Art Gifts Supply Big Profits to World Museums
For all his forward-looking inventions, Leonardo da Vinci probably never imagined his Mona Lisa under a computer mouse.
Along with Van Gogh hair clips, Kandinsky scarves, and Mondrian drinking glasses, masterpiece mouse pads are among myriad art reproductions museums have plucked from their collections to earn thousands - sometimes millions - of dollars.
On display at a three-day Paris trade show, which closes today, the artifacts - ranging from kings of France playing cards to replicas of the Elgin Marbles - are symbols of how temples of art must kowtow to commerce.
According to the show's organizers, the Metropolitan Museum of Art in New York made $40 million in sales of art objects in 1994.
Jane Lock, licensing manager of V&A Enterprises Ltd., the sales wing of London's Victoria and Albert Museum, says that museum-related merchandise brings in modest sums of cash, but it is a useful advertising tool.
''An item we sell in Harrod's or a department store hopefully sparks an interest in an audience that does not generally go to museums,'' she says.
The Victoria and Albert makes $800,000 in annual profits from its merchandise, which includes proceeds from mail-order catalogs and royalties on reproductions. New York's Guggenheim Museum makes ties and scarves from its modern paintings, sometimes directly copying a work - such as an $85 silk scarf of Mondrian's ''Composition VII'' - but more often merely drawing inspiration from an artist's style.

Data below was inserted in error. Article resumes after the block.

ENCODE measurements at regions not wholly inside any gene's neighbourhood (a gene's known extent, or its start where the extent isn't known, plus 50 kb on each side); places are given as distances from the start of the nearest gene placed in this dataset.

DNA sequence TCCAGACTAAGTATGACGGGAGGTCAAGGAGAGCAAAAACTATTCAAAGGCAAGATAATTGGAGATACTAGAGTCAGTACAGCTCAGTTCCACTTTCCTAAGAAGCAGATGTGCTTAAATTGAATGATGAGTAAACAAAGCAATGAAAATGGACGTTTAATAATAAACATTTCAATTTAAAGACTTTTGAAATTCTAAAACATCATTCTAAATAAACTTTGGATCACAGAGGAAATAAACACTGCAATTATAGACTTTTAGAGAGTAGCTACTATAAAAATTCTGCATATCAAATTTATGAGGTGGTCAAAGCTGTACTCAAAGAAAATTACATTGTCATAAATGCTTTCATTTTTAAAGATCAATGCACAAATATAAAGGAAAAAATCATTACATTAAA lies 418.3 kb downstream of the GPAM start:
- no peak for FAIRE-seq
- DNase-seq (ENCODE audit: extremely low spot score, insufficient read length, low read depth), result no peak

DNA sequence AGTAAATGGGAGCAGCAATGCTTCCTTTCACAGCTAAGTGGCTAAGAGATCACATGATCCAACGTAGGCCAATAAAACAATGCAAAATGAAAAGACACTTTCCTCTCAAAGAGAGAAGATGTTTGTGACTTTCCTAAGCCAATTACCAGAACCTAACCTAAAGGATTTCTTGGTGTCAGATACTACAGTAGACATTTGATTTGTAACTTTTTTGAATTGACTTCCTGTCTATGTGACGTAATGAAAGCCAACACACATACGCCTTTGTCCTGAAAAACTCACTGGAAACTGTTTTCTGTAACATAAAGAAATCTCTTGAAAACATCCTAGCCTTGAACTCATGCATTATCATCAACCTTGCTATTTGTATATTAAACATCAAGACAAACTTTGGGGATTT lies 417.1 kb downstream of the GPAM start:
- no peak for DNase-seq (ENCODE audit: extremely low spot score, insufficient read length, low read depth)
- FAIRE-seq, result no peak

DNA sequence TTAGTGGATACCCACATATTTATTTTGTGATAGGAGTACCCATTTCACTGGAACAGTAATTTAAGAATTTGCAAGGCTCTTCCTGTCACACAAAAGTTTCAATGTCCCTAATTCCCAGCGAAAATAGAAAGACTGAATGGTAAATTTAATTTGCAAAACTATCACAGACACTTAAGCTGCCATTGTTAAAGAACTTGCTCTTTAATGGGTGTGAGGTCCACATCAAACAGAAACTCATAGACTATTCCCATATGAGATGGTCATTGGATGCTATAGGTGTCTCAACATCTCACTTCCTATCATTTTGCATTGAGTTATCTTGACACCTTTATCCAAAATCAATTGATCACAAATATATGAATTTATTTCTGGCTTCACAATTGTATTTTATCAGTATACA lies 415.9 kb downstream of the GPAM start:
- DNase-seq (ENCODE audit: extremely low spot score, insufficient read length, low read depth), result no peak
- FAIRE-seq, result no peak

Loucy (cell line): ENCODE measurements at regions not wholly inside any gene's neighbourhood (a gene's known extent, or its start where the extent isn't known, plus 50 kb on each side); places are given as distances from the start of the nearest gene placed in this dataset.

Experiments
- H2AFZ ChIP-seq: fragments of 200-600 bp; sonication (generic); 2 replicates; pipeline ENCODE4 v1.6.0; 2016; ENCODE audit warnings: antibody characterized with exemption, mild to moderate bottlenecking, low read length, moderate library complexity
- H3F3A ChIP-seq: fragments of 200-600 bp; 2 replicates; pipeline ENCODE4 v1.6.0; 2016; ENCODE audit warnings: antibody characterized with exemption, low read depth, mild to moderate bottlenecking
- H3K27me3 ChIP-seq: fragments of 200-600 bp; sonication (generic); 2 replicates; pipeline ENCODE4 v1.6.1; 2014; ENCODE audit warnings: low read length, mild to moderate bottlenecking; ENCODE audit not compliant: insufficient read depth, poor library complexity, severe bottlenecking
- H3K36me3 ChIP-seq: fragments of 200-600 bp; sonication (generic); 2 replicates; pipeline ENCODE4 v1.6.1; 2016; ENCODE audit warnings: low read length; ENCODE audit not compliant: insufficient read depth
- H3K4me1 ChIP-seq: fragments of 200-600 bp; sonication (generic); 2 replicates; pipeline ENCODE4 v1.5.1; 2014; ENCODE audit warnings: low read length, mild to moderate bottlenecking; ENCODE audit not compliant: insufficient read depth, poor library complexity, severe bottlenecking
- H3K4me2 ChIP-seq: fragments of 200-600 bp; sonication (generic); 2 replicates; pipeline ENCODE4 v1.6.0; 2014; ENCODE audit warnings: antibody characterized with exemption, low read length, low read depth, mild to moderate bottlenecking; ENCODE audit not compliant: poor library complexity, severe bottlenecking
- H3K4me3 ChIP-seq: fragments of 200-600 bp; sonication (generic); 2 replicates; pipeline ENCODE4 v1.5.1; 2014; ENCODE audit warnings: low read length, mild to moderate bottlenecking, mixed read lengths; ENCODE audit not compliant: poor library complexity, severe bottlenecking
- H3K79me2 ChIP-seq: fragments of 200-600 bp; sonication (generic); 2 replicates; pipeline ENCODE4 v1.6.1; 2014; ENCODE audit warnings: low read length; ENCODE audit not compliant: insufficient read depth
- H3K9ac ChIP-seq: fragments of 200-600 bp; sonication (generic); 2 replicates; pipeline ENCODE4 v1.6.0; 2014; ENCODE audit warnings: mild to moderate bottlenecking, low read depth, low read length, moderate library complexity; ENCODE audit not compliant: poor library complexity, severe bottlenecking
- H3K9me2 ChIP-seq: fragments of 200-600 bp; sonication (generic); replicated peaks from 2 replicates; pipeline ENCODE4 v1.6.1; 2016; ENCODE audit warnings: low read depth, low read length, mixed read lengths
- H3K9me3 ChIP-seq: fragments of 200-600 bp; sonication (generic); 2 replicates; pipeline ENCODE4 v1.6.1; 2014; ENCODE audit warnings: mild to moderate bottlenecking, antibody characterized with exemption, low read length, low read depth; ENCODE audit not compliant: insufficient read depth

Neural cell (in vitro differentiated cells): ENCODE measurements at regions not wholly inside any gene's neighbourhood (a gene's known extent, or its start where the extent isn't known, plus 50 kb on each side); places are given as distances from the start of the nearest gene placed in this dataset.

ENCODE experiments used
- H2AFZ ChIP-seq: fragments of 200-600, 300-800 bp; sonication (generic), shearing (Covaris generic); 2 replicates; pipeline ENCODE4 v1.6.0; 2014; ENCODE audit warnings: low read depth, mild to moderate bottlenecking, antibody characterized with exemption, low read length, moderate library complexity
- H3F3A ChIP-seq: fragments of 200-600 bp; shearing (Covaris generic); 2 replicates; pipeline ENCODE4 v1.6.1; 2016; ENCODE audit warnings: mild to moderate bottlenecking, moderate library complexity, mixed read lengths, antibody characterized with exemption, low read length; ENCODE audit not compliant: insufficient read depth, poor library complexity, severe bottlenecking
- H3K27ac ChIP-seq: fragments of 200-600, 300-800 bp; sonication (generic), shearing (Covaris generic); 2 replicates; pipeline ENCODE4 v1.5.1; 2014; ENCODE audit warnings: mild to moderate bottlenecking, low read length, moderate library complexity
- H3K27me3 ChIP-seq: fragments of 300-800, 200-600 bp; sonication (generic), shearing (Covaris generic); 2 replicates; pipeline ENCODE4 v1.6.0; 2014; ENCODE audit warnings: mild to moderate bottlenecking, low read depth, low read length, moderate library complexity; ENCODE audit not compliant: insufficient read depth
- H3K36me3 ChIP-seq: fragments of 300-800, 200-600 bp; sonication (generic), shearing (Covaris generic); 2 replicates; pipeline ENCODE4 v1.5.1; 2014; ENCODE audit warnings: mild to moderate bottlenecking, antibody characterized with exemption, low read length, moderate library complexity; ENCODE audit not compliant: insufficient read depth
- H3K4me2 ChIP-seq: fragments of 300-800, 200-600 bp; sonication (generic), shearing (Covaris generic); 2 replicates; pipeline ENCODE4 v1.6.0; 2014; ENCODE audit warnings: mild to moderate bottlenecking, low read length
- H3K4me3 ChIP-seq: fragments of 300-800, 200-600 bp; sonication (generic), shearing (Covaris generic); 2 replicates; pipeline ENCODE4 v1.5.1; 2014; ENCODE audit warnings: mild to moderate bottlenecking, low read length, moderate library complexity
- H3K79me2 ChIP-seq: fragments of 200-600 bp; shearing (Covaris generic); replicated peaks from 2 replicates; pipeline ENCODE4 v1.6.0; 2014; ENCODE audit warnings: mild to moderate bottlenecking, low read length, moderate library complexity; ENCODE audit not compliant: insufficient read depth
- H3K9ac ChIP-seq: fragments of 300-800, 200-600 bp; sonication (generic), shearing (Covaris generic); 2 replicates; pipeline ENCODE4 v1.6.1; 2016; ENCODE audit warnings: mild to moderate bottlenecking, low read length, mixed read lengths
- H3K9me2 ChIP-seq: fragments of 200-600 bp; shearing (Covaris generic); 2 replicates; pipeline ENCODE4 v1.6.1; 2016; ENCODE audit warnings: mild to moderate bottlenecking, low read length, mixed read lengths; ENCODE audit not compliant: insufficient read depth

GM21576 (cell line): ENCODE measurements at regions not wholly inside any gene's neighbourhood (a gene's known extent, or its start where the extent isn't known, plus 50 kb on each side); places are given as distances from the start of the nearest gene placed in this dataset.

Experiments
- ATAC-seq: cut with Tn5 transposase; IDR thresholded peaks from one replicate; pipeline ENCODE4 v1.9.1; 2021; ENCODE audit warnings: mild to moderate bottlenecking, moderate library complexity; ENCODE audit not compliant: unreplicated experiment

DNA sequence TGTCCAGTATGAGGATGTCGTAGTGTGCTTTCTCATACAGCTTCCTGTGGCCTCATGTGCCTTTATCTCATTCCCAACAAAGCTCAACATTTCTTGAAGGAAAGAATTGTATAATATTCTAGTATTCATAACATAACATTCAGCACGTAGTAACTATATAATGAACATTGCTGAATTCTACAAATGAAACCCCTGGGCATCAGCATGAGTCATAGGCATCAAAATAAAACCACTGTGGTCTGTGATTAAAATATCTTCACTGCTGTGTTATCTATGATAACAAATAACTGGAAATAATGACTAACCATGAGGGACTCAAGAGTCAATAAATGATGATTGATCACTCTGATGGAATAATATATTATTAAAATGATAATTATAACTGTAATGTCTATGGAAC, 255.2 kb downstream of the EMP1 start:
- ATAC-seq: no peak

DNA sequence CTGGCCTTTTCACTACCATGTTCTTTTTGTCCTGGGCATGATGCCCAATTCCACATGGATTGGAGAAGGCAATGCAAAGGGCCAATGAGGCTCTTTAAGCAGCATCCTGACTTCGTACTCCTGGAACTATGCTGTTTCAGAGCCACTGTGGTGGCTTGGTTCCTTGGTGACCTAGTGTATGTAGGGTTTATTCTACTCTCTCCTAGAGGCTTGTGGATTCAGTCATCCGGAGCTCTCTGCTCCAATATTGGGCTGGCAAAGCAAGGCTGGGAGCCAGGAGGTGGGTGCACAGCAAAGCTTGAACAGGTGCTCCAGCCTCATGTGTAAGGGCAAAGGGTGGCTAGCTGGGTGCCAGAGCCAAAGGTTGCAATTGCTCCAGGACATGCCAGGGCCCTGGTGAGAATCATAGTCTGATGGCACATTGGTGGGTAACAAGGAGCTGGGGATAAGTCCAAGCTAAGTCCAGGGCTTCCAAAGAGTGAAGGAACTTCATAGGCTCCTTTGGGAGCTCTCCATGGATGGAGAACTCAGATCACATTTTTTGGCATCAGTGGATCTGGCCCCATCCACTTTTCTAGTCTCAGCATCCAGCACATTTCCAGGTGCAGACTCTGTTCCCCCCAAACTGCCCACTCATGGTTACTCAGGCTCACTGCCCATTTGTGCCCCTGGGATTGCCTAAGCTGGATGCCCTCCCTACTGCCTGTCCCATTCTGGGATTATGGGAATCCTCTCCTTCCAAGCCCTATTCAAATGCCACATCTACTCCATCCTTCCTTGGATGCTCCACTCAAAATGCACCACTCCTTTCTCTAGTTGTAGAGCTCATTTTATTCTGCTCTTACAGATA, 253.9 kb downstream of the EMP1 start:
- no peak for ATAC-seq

''Continental European museums might be too stuck on their collections. The US is much more innovative - that's the most striking cultural difference,'' says Frederic Rambaud, one of the show's organizers.
Until this year, reproduction rights were not tightly controlled, allowing maverick companies to manufacture floods of poor quality copies.
''I've walked into stores and seen some Miro ties that were just awful,'' says Leta Stathacos of Art Objects Unlimited, an American firm representing artists who develop museum-derived items.
But under a new global copyright law, effective Jan. 1, rights to reproduce a work of art must be negotiated with the artist's estate - not necessarily with its owner.
''The age of artistic ripoff is over. Just because you own a work, it doesn't mean you can reproduce it,'' Ms. Stathacos says.
Works by deceased artists with no known survivors may be reproduced without permission, enabling, for example, the indiscriminate use of the Mona Lisa for key chains and T-shirts.